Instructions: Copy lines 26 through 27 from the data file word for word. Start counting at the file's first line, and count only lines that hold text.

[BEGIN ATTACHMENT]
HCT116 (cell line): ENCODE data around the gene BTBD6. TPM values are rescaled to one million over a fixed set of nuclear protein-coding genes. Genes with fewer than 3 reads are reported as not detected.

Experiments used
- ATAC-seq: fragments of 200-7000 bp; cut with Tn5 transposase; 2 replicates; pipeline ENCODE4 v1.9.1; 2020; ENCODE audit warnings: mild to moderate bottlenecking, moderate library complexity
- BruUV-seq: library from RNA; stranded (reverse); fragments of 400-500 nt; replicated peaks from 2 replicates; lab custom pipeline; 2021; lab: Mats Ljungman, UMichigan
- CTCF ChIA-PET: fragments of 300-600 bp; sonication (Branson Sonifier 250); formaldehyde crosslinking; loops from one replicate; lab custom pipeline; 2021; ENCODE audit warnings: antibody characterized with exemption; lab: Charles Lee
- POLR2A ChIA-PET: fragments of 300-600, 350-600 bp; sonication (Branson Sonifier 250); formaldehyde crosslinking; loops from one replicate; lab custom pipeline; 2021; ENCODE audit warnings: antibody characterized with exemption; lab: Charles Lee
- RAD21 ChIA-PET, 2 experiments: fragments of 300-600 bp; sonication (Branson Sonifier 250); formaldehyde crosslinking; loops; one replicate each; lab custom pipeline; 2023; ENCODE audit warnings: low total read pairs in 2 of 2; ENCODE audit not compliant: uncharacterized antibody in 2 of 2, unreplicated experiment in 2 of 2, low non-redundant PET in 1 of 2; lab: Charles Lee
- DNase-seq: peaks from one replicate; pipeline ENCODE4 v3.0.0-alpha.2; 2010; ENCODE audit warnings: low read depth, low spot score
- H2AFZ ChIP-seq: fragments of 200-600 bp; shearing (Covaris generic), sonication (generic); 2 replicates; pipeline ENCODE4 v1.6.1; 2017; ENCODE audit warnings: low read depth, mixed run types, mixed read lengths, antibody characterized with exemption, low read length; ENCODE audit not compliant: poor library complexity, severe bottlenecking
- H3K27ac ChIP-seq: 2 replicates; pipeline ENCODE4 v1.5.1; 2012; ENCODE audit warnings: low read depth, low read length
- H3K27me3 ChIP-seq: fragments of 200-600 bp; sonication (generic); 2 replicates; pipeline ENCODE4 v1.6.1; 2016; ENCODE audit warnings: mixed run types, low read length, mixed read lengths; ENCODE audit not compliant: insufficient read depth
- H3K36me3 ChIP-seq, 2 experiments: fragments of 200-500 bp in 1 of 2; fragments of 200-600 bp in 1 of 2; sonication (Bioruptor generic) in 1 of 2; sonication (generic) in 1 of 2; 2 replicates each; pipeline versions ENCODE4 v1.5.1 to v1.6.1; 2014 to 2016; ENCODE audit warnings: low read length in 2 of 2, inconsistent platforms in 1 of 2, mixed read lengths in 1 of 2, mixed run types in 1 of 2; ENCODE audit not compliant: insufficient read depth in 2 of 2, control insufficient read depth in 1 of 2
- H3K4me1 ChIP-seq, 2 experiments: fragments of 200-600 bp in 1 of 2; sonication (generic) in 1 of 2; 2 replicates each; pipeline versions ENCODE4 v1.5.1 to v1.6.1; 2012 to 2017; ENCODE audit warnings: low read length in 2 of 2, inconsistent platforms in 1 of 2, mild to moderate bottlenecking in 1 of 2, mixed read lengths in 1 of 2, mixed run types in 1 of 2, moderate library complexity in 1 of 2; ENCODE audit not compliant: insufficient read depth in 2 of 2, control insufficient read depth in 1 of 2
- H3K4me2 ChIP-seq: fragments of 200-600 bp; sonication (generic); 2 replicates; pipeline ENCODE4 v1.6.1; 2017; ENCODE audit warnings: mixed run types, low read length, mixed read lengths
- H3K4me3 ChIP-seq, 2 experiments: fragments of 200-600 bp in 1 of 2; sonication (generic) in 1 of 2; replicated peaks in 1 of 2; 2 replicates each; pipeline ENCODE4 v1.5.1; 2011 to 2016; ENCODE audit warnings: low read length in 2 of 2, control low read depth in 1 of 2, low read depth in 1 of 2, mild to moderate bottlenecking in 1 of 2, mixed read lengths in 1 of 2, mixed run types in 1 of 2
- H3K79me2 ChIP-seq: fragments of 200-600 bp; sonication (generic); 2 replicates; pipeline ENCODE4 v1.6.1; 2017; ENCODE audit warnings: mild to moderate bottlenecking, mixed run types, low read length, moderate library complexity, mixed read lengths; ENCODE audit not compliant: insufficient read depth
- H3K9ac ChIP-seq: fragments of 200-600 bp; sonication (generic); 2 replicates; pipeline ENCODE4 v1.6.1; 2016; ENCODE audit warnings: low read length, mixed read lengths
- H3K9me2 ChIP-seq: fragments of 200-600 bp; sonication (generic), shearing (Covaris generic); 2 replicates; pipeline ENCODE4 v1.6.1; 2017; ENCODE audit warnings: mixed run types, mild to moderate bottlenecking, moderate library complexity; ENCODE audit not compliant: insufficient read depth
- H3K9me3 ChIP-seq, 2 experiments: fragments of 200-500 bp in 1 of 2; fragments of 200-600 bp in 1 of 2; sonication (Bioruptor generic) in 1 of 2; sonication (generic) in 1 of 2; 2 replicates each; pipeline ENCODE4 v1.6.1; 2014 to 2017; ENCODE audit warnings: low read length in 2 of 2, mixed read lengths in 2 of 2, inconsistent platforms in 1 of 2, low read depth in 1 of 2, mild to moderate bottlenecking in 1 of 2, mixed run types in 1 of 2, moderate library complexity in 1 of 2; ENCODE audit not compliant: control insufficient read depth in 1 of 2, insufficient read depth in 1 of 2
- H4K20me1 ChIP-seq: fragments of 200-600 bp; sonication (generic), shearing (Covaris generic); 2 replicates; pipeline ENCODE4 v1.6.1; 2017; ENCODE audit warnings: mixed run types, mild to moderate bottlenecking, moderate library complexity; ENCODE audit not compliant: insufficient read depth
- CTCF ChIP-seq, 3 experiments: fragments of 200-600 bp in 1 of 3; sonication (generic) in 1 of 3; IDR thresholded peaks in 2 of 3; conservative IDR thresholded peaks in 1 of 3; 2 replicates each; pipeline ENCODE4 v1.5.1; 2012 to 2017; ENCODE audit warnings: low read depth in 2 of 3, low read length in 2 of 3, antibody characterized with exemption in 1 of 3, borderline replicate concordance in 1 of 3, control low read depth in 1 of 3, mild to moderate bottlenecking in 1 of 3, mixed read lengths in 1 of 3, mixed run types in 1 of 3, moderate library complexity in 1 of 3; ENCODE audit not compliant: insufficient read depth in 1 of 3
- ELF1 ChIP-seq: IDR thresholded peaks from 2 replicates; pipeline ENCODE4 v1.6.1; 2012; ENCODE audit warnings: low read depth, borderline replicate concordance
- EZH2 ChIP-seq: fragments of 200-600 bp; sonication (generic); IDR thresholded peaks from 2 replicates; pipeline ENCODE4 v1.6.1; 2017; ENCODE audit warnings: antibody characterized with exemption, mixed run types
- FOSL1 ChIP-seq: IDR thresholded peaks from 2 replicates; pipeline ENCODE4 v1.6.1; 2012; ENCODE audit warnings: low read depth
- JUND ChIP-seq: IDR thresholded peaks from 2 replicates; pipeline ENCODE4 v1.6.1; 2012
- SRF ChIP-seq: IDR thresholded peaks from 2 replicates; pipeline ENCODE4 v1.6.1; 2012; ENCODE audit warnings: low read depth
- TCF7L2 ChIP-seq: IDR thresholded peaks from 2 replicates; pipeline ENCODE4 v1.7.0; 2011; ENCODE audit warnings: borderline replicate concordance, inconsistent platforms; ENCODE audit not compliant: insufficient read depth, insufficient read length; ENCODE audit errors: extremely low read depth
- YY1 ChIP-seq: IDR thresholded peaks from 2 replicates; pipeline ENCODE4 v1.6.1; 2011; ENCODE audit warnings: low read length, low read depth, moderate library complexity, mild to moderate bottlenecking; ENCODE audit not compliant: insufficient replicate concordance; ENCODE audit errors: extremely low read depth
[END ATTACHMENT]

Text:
- SRF ChIP-seq: IDR thresholded peaks from 2 replicates; pipeline ENCODE4 v1.6.1; 2012; ENCODE audit warnings: low read depth
- TCF7L2 ChIP-seq: IDR thresholded peaks from 2 replicates; pipeline ENCODE4 v1.7.0; 2011; ENCODE audit warnings: borderline replicate concordance, inconsistent platforms; ENCODE audit not compliant: insufficient read depth, insufficient read length; ENCODE audit errors: extremely low read depth